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Benefits of Regenerative Coconut Practices in Indonesia

PUR designs coconut agroforestry systems that target key economic, environmental, and livelihood benefits.

Regenerative practices are gaining more prominence in agriculture than ever before. Yet farmers have traditionally implemented “monoculture” production, growing only a single crop on their land every year. Although functional in the short term, this method actively depletes nutrients in the soil—requiring chemical inputs and fertilizers for high yields, which contribute to ecosystem degradation.

In the coconut industry, strong consumer demand is straining crop production and environmental health in Indonesia. Although this context creates challenging conditions for local farmers, it’s also an opportunity to pilot new models of regenerative agriculture with positive impacts on both ecosystem services and the livelihoods of workers.

Where do coconuts come from?


Coconuts are mostly grown in Southeast Asia, with over 70% of the world’s supply being sourced from three countries: the Philippines, India, and Indonesia.

On the Indonesian island of Bali, coconuts play a central role in cultural practices; particularly the religious offerings of its Hindu population. The coconut is used as a symbol of prosperous life and a representation of several divine beings in Hinduism.

In the context of agriculture, coconut trees have a limited productive life of 30 to 40 years, producing far fewer coconuts as they age. This has led to multi-generational coconut farmers in Indonesia suffering from low yields, with harvests declining and costs of production rising each year.


Collaborative Approaches to Regenerative Coconut Agroforestry


To set up successful regenerative agroforestry programs, PUR connects with local cooperatives in Bali to determine the best regional opportunities for nature-positive impact, as well as the main barriers to entry for coconut producers.

Coconut farmers do not typically gather together to discuss regional improvements nor collective economic development, due to doubts about the relevance of formal partnerships. This challenge has been overcome by building programs that directly target farmers’ key interests—including community benefit activities, income diversification, and sustainable farm management.

This strategy has led to the introduction of additional tree species beyond coconut to develop multipurpose agroforestry models. By combining multiple species on the same parcel of land, our agroforestry systems produce a diversity of benefits for smallholder coconut farmers.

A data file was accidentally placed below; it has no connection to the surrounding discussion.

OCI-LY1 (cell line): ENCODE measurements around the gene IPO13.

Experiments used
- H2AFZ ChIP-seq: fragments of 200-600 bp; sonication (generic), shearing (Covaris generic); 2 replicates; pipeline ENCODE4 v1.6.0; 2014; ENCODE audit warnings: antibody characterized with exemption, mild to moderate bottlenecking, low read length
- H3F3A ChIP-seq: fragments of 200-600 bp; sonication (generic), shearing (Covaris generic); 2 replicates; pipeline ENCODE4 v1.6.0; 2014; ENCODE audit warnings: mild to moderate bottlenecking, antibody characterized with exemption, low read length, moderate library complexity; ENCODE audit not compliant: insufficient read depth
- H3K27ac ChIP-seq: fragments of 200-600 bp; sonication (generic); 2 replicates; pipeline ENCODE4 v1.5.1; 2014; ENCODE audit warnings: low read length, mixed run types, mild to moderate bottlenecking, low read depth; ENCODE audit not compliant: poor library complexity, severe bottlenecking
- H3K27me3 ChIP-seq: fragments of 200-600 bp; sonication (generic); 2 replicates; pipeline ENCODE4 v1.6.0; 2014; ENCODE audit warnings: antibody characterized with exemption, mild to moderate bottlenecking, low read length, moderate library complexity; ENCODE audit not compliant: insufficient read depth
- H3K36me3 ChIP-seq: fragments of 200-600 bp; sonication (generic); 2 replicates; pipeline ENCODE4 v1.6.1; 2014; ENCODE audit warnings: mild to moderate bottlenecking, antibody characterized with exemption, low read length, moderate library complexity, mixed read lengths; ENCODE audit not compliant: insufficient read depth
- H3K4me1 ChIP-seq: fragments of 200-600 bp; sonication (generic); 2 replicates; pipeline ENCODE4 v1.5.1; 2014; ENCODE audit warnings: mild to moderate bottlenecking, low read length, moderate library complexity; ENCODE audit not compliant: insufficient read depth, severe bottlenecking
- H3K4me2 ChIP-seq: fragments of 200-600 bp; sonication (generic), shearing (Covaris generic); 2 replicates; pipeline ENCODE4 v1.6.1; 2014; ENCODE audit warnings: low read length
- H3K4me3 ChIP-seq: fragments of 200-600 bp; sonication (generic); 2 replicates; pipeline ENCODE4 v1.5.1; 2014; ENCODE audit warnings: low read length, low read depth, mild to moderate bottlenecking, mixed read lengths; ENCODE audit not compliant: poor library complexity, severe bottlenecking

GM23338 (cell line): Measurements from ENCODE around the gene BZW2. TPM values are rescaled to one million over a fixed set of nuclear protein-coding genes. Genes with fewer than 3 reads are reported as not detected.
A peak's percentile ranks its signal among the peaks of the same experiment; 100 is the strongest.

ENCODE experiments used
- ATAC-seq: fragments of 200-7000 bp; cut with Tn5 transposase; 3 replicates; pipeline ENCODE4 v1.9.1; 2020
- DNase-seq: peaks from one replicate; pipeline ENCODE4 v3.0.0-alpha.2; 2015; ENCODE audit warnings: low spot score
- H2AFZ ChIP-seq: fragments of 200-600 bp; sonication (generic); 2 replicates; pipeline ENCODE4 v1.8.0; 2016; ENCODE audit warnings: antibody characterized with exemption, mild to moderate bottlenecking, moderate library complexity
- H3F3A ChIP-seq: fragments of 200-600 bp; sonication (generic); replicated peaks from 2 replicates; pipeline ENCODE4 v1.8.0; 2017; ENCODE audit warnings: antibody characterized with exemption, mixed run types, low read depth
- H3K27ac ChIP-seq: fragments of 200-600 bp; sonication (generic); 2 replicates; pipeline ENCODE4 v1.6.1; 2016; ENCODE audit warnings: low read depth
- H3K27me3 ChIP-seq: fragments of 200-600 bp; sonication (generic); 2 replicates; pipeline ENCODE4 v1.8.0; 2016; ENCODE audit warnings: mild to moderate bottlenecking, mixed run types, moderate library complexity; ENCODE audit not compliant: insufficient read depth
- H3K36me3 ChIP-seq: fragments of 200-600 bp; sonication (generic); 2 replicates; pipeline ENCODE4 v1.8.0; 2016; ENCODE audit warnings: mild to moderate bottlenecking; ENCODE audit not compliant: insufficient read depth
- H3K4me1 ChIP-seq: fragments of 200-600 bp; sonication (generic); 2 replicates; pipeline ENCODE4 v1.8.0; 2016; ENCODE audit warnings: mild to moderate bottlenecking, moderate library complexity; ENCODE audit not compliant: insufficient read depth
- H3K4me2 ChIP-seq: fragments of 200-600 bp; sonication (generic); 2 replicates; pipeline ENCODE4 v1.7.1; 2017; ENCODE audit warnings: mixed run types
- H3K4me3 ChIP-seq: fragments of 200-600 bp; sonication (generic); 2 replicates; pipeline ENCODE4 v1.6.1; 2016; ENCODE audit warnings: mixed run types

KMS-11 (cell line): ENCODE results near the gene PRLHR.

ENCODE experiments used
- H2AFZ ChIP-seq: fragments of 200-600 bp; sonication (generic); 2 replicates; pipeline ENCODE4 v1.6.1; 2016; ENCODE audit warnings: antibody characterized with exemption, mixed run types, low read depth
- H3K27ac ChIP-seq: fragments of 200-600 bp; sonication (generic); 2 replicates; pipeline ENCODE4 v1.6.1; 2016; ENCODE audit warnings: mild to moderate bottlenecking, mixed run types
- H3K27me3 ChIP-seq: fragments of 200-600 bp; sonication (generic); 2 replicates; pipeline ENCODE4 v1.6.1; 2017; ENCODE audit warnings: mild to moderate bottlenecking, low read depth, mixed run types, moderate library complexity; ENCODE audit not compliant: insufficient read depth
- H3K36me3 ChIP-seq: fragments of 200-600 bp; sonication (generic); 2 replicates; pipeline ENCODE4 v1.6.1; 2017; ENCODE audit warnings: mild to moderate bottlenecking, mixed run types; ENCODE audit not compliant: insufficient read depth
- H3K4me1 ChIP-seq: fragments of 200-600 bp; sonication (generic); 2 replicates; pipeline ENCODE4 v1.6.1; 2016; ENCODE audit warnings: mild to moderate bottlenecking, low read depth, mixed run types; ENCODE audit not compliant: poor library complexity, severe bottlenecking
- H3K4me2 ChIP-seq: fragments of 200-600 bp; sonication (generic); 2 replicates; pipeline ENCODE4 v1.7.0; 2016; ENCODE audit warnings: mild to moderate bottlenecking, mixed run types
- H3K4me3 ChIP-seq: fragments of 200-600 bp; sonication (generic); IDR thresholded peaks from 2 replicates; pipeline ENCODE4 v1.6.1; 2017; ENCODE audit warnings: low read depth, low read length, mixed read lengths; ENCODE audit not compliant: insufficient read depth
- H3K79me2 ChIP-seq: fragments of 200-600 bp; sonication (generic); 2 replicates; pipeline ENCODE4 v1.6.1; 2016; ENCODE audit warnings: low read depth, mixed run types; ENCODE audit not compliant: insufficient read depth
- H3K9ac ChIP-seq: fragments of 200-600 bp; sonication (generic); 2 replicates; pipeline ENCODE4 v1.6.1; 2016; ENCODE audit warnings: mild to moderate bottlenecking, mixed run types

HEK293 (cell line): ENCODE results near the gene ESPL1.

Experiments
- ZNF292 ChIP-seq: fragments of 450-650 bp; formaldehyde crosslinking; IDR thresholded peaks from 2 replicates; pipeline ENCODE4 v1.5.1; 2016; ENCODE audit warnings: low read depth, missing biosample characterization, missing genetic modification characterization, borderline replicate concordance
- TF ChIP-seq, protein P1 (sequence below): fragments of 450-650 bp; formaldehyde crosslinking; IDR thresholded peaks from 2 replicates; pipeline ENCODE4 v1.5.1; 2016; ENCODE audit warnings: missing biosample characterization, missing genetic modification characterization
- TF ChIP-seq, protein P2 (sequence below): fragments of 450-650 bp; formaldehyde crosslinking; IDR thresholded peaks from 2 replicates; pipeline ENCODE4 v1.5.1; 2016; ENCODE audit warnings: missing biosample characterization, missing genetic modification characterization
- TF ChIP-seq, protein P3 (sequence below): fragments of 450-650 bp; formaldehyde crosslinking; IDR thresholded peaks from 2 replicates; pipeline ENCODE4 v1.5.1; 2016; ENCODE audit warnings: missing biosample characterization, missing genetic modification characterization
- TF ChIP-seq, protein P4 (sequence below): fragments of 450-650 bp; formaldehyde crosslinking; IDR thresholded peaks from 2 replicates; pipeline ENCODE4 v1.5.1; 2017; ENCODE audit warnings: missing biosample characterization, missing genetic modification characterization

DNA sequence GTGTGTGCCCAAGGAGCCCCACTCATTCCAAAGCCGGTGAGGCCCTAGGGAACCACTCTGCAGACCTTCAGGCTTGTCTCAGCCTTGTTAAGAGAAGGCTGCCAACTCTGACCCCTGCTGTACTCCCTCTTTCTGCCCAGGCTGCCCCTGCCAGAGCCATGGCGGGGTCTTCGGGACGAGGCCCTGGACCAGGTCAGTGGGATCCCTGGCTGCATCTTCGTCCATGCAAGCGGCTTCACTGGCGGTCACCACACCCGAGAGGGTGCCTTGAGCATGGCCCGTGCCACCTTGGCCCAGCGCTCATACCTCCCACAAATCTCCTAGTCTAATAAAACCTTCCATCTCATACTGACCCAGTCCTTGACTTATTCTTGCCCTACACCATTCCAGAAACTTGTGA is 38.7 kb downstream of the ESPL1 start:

For instance, Neem trees provide farmers with feed for their livestock, while also replenishing nutrients in the soil. Whereas trees like Guava and Soursop can generate economic value for farmers by harvesting their fruit, and Ficus supports vital ecosystem services like water conservation and biodiversity.

Another key aspect of PUR’s projects is the development of community tree nurseries—which supply farmers with high-quality seedlings for agroforestry systems, while also creating jobs for local agricultural workers.


Agroforestry Creates More Sustainable Futures for Coconut Production


At PUR, we implement regenerative models on farms producing global commodities—reducing the environmental footprint of major supply chains including coffee, cocoa, rice, sugar cane, and coconuts. In Indonesia, we are designing agroforestry systems that target key economic, environmental, and livelihood benefits for local communities.

In the Pejarakan region of Bali, we are combining coconut agroforestry with our preexisting mangrove restoration projects. This initiative aims to increase community participation to restore coastal ecosystems, while also motivating youth to get involved in environmental projects. In 2022, this engaged more than 50 students from Science Faculty, University of Ganesha, who helped to plant mangrove saplings on several key project sites. 

Supporting farmers through knowledge sharing is the ultimate vision of these projects, helping to spread sustainable practices and long-term prosperity throughout the region. By expanding our project’s impact across local communities, we aim to inspire future generations of Indonesian youth, while teaching participants about the enduring benefits of agroforestry projects.


Aug 30, 2023


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